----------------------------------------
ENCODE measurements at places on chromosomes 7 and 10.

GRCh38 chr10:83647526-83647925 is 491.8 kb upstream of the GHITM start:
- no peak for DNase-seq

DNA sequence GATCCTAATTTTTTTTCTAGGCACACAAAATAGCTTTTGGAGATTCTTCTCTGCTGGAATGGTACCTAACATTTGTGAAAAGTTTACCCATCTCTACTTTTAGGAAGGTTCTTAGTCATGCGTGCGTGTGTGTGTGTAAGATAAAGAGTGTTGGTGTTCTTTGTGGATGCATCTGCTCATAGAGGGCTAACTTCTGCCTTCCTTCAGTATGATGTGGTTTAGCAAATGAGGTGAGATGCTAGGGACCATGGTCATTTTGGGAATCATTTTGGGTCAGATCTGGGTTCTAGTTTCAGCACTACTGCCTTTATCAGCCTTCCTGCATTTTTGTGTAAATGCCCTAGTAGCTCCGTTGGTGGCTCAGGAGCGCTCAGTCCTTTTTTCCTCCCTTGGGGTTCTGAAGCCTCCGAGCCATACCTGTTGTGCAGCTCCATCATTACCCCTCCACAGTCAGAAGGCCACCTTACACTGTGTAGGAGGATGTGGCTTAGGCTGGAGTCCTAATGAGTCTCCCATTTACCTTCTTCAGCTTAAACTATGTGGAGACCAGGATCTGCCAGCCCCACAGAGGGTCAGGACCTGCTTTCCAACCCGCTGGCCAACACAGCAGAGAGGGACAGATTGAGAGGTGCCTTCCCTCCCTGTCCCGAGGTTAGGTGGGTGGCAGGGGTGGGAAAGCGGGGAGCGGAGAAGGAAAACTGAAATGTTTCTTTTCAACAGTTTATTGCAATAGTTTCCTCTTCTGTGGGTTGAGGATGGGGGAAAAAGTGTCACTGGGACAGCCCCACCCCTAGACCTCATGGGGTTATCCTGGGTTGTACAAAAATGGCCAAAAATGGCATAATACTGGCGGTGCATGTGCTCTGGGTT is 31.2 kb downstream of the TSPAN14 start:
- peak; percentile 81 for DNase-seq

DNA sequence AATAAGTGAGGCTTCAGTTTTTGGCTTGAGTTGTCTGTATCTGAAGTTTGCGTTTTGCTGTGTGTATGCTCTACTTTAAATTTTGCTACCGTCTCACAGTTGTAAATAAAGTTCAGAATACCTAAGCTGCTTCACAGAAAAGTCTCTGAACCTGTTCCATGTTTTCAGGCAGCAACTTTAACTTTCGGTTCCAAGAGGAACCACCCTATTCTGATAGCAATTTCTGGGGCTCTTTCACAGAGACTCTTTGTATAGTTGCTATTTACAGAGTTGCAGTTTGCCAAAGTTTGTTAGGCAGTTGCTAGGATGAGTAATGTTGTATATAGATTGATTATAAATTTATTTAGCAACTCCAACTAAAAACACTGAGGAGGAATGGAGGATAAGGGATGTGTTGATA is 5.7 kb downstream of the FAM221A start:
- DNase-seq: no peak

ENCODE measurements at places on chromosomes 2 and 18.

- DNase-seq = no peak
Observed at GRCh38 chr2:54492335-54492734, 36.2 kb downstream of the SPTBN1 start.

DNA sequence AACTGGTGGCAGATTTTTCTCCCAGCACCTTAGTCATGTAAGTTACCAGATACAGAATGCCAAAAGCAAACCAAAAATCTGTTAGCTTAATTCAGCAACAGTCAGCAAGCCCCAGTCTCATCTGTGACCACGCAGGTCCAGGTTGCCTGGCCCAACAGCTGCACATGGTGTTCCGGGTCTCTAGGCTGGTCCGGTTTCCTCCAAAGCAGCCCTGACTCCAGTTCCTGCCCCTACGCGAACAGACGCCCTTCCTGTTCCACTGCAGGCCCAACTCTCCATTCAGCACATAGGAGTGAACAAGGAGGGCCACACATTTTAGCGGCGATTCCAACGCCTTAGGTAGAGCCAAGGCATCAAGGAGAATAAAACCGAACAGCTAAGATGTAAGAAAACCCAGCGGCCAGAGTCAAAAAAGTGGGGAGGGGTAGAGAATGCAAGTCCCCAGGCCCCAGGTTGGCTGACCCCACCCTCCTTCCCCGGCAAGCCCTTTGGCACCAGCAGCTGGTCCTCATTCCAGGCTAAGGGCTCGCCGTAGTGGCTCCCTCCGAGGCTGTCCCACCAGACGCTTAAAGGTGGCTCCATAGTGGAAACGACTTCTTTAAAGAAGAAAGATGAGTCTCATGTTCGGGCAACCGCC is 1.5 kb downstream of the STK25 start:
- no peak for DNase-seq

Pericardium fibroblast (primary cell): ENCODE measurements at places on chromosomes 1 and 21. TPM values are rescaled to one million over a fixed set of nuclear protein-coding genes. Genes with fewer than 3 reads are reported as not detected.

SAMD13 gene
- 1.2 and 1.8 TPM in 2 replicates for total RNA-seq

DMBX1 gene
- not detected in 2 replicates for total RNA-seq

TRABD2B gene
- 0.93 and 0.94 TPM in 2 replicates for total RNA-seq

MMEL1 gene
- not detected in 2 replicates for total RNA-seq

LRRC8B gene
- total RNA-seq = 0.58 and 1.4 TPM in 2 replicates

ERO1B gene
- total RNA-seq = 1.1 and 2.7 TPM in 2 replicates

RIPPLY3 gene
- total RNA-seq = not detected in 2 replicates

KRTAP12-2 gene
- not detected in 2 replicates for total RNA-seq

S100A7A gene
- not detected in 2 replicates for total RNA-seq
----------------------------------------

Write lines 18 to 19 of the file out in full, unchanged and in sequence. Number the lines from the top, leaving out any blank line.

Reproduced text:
TRABD2B gene
- 0.93 and 0.94 TPM in 2 replicates for total RNA-seq